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A day for helping the helpers

A day for helping the helpers

090819_06
An Israeli soldier watches a convoy of Red Cross trucks bringing food and aid to the old quarter of the West Bank town of Bethlehem in this file photo.

The first World Humanitarian Day highlights the perils faced by international aid workers in ever-edgier political situations.

Today is the first-ever World Humanitarian Day, an opportunity to reflect on how far we have come towards the ideal that everyone in need should be helped - regardless of nationality, race, religion or politics. It is a remarkable achievement that when crisis strikes today, it is taken for granted that aid workers will be on the scene within hours.

Yet if everyone agrees about the worth of humanitarian action, sadly the aid workers themselves - the men and women of courage who feel it is their duty to help people and give hope to millions - are increasingly under fire. This has grave implications for our work and the survival of those who rely on us.

Unfortunately, the need for humanitarian relief continues to grow. The causes of human suffering have multiplied over the years at least as fast as humanitarians have found ways to meet them. Though the number of conflicts around the world has shrunk over the last 20 years, the humanitarian fallout of conflict remains appallingly high. The kind of internal conflict we see so often these days is particularly ruinous for civilian lives and livelihoods.

Major developments in Sri Lanka and Pakistan in the first six months of this year have strained our humanitarian aid system to the limit. An estimated 2 million people have been displaced in Pakistan during the past few months - the fastest displacement of people in recent memory and, certainly, in Pakistan's history. In Sri Lanka, though the guns have finally and thankfully fallen silent, nearly 300,000 people are still in camps with little or no freedom of movement, waiting anxiously for the possibility of returning home and depending on assistance to survive until they do.

Meanwhile, long-running conflicts such as those in Darfur, the occupied Palestinian territory and Somalia continue to affect millions. The humanitarian operation in Darfur, the largest in the world and now in its fifth year, struggles to provide assistance to 4.75 million conflict-affected civilians. In Somalia, 3.25 million people desperately need help: an almost 50 percent increase from last year, in the most difficult and dangerous circumstances imaginable.

Natural hazards, ramped up in their ferocity and frequency by climate change, have had horrific consequences for many of the poorest people, particularly in Asia, in recent years. Cyclone Nargis in Myanmar last year killed 140,000 and left up to 2 million people desperately requiring humanitarian relief to get through the following months. In Central America, the annual hurricane season is leaving ever greater swathes of poor countries devastated every year. Inevitably, it is the poorest people in the poorest, least prepared countries who suffer the most.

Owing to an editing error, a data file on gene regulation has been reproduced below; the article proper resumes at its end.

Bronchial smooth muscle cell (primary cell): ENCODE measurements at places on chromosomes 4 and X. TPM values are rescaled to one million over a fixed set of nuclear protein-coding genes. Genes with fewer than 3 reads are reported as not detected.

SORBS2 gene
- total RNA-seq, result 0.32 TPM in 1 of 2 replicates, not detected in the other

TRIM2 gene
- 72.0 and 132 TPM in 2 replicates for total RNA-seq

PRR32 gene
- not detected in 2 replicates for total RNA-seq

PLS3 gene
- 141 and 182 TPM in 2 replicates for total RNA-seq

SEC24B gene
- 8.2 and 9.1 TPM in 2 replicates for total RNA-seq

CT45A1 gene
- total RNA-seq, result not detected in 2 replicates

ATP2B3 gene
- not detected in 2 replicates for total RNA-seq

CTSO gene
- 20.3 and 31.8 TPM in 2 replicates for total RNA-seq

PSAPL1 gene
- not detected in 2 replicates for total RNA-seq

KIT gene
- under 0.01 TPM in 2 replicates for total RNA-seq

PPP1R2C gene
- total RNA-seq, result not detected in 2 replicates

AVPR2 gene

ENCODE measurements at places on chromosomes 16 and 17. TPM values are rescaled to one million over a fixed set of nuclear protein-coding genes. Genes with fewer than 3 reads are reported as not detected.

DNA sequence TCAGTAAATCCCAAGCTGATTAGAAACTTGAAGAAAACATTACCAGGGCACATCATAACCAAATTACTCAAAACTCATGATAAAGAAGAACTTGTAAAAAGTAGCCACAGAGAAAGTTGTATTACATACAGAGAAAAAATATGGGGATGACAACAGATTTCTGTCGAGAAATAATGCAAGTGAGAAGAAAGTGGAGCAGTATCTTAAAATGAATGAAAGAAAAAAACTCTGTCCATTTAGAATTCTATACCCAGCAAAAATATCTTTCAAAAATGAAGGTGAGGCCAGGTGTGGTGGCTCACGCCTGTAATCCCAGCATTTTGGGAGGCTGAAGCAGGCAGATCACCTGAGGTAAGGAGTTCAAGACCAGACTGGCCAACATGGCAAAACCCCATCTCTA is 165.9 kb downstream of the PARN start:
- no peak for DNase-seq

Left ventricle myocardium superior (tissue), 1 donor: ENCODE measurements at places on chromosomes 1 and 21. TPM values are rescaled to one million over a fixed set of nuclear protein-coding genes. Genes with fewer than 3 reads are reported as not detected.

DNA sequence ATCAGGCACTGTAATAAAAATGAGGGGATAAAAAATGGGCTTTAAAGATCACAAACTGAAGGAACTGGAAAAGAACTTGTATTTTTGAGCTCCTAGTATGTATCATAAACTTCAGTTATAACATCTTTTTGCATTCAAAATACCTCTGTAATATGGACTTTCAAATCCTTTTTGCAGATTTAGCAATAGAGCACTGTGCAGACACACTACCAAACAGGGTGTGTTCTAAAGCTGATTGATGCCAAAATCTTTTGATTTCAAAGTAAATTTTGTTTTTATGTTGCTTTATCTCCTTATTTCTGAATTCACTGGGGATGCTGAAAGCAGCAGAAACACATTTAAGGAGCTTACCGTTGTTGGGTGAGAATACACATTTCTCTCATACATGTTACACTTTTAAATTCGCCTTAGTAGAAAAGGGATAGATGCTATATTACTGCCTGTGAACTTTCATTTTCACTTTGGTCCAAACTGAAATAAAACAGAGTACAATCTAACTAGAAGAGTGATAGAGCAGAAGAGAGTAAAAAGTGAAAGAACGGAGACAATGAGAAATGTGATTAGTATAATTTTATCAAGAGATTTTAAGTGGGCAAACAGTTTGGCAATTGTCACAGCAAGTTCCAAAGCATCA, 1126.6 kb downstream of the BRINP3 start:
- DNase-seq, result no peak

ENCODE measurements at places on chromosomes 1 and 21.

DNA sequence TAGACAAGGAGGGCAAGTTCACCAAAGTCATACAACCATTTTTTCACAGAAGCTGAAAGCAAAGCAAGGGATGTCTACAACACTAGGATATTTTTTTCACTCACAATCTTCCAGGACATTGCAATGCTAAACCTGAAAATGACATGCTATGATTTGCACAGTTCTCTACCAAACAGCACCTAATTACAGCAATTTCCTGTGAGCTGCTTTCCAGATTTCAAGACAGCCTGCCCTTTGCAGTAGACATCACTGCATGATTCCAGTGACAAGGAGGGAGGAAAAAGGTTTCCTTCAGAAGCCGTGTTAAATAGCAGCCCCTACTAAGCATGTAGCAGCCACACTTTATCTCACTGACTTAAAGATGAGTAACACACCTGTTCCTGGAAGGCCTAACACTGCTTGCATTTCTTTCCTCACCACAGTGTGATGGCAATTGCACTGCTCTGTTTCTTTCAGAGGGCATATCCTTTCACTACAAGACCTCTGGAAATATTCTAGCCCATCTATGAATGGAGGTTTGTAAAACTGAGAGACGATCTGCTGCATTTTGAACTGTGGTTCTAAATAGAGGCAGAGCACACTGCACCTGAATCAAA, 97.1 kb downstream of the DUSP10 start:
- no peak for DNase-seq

Add to the mix new threats to livelihoods posed by chronic poverty, the food and financial crises, water and energy scarcity, migration, population growth, urbanisation and pandemics, and it is clear why humanitarian needs are growing in ways never previously envisaged.

Aid workers are used to overcoming the climatic, geographic, infrastructural and logistical difficulties involved in getting massive quantities of relief to people in some of the most remote or hard-to-reach places on earth. The speed and predictability with which aid can be delivered today, proved yet again this year in Pakistan, is testament to the remarkable work of many dedicated humanitarians.

But without the consent of the states involved - and increasingly, of non-state armed groups that control the territory we need to reach - that expertise counts for little. And increasingly today, that acquiescence for humanitarian access is lacking. Intentionally or accidentally, when the delivery of humanitarian assistance is restricted, lives are lost and misery prolonged needlessly.

I'm most of all saddened and increasingly horrified by the rising attacks on aid workers. Though humanitarians have always recognised the difficulties and dangers of what they do - the risk of being caught up in events or being in the wrong place at the wrong time - the attacks on them are increasingly targeted. We are too often being attacked either for what we have (as in Darfur or Chad, where banditry is rife and largely unchecked), or even worse for who we are (as in Somalia, Afghanistan and, this year, Pakistan, where four UN aid workers have been killed in as many months). The last two years have been successively the most deadly for aid workers on record. UN and NGO flags and emblems have too often come to be no longer protections but provocations.

On this day, August 19, in 2003, the UN offices in Baghdad were blown up by a truck bomb. Twenty-two humanitarian workers and dedicated professionals lost their lives, among them Sergio Vieira de Mello, a lifelong humanitarian who had saved lives and reduced suffering in some of the toughest places on earth.

So on this inaugural World Humanitarian Day, while we celebrate all that has been achieved, let us also remember the huge challenges in front of us from rising needs, do more to ensure that the basic humanitarian principles of independence, impartiality and neutrality are respected, and act to keep humanitarian workers safe.

John Holmes is the United Nations undersecretary-general for humanitarian affairs and emergency relief coordinator.

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